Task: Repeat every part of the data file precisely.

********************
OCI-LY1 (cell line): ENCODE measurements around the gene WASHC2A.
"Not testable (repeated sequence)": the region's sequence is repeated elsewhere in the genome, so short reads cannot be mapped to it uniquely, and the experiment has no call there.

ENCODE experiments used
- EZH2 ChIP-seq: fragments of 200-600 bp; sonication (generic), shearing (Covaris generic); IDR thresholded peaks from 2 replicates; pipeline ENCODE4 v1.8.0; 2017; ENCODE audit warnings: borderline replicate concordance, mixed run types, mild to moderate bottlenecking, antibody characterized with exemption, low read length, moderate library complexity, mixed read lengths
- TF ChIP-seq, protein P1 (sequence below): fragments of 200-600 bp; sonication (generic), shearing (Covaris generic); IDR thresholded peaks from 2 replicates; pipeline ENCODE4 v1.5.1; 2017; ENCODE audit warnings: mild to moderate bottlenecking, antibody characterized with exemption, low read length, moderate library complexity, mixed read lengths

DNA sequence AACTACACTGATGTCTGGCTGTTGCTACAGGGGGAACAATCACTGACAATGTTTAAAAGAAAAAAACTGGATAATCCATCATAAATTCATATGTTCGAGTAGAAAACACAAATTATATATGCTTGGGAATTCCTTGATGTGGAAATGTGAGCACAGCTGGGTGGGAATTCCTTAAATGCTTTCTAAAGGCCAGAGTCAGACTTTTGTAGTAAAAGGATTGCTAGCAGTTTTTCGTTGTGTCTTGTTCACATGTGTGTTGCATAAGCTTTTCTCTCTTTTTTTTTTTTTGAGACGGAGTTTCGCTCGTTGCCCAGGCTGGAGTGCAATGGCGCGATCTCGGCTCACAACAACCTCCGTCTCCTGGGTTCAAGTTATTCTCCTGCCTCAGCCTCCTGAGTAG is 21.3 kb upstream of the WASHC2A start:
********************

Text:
OCI-LY1 (cell line): ENCODE measurements around the gene WASHC2A.
"Not testable (repeated sequence)": the region's sequence is repeated elsewhere in the genome, so short reads cannot be mapped to it uniquely, and the experiment has no call there.

ENCODE experiments used
- EZH2 ChIP-seq: fragments of 200-600 bp; sonication (generic), shearing (Covaris generic); IDR thresholded peaks from 2 replicates; pipeline ENCODE4 v1.8.0; 2017; ENCODE audit warnings: borderline replicate concordance, mixed run types, mild to moderate bottlenecking, antibody characterized with exemption, low read length, moderate library complexity, mixed read lengths
- TF ChIP-seq, protein P1 (sequence below): fragments of 200-600 bp; sonication (generic), shearing (Covaris generic); IDR thresholded peaks from 2 replicates; pipeline ENCODE4 v1.5.1; 2017; ENCODE audit warnings: mild to moderate bottlenecking, antibody characterized with exemption, low read length, moderate library complexity, mixed read lengths

DNA sequence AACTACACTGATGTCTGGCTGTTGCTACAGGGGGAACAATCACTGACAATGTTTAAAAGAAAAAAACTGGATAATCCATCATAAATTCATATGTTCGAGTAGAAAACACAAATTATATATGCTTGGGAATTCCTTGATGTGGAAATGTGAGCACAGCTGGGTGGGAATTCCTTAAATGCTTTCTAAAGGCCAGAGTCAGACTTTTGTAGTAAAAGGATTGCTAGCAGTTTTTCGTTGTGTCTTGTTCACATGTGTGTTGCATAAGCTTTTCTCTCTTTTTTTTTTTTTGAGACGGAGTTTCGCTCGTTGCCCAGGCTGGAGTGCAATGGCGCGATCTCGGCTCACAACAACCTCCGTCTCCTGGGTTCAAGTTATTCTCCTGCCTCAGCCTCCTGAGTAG is 21.3 kb upstream of the WASHC2A start: